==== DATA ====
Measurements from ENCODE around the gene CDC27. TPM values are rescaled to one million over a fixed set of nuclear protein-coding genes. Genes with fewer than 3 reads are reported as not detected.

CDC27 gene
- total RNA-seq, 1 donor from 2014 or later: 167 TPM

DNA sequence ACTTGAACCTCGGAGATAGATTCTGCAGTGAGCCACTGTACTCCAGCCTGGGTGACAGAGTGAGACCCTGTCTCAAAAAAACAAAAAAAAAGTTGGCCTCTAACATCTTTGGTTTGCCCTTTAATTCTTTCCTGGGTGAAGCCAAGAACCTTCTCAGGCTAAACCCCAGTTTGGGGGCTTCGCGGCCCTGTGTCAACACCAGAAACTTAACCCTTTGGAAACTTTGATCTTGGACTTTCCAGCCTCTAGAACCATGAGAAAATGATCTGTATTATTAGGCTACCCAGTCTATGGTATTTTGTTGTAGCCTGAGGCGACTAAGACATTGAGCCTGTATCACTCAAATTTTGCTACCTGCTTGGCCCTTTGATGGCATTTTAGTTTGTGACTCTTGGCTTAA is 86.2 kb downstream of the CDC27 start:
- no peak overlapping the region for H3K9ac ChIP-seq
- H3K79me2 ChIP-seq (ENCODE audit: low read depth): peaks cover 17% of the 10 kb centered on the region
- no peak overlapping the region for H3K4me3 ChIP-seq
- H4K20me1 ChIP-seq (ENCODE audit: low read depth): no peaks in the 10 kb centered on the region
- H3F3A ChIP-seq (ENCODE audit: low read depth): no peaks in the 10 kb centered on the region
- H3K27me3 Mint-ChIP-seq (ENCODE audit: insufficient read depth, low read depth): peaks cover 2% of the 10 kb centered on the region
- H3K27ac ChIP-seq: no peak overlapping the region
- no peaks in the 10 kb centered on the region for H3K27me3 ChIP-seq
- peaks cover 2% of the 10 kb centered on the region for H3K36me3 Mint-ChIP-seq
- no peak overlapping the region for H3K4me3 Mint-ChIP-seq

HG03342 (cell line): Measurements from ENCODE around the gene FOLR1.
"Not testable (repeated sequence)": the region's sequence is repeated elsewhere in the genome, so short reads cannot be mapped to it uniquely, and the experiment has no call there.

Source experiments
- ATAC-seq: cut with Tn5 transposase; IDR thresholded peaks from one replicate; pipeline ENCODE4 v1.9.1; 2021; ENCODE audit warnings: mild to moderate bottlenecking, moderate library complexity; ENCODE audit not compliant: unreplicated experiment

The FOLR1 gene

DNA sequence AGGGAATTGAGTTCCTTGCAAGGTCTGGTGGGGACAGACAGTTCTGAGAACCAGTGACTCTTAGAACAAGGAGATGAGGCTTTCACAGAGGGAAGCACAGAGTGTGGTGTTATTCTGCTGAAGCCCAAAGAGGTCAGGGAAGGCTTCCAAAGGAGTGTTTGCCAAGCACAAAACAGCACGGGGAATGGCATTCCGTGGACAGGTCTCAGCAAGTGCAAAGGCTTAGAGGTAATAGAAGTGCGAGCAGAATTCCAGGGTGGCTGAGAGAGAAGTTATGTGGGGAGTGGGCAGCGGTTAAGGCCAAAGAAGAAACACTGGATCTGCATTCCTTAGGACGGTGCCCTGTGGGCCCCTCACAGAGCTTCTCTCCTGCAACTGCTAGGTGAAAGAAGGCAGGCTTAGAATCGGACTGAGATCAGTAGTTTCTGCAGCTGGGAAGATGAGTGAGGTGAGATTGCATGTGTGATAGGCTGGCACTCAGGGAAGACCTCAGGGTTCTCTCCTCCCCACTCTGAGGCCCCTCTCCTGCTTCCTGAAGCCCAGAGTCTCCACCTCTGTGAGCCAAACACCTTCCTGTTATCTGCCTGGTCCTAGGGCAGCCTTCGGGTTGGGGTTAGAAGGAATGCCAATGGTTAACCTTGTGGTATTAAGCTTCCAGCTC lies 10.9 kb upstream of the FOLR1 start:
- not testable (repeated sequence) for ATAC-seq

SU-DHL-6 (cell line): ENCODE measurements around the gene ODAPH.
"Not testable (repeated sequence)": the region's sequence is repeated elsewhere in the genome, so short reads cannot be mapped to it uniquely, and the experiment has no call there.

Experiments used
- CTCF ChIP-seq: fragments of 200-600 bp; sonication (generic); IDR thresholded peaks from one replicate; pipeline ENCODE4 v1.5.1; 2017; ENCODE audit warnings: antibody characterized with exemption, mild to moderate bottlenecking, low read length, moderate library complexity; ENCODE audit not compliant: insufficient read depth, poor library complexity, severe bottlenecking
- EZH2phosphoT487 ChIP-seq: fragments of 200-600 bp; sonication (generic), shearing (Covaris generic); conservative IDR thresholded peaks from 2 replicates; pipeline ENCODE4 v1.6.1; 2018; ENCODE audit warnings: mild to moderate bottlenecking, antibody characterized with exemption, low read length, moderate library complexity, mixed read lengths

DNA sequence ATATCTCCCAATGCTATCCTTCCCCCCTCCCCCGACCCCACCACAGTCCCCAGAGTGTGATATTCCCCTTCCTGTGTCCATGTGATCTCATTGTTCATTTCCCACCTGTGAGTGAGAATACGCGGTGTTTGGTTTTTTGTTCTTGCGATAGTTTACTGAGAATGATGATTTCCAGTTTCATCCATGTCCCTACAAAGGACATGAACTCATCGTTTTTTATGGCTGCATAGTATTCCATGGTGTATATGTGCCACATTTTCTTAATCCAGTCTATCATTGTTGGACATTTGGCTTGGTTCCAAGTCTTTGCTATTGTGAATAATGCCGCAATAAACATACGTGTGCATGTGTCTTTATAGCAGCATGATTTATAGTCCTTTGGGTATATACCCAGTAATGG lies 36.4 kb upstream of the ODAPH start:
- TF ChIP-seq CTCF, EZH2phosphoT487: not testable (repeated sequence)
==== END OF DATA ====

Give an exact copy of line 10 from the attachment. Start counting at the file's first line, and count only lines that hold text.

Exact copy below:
- H3K27me3 Mint-ChIP-seq (ENCODE audit: insufficient read depth, low read depth): peaks cover 2% of the 10 kb centered on the region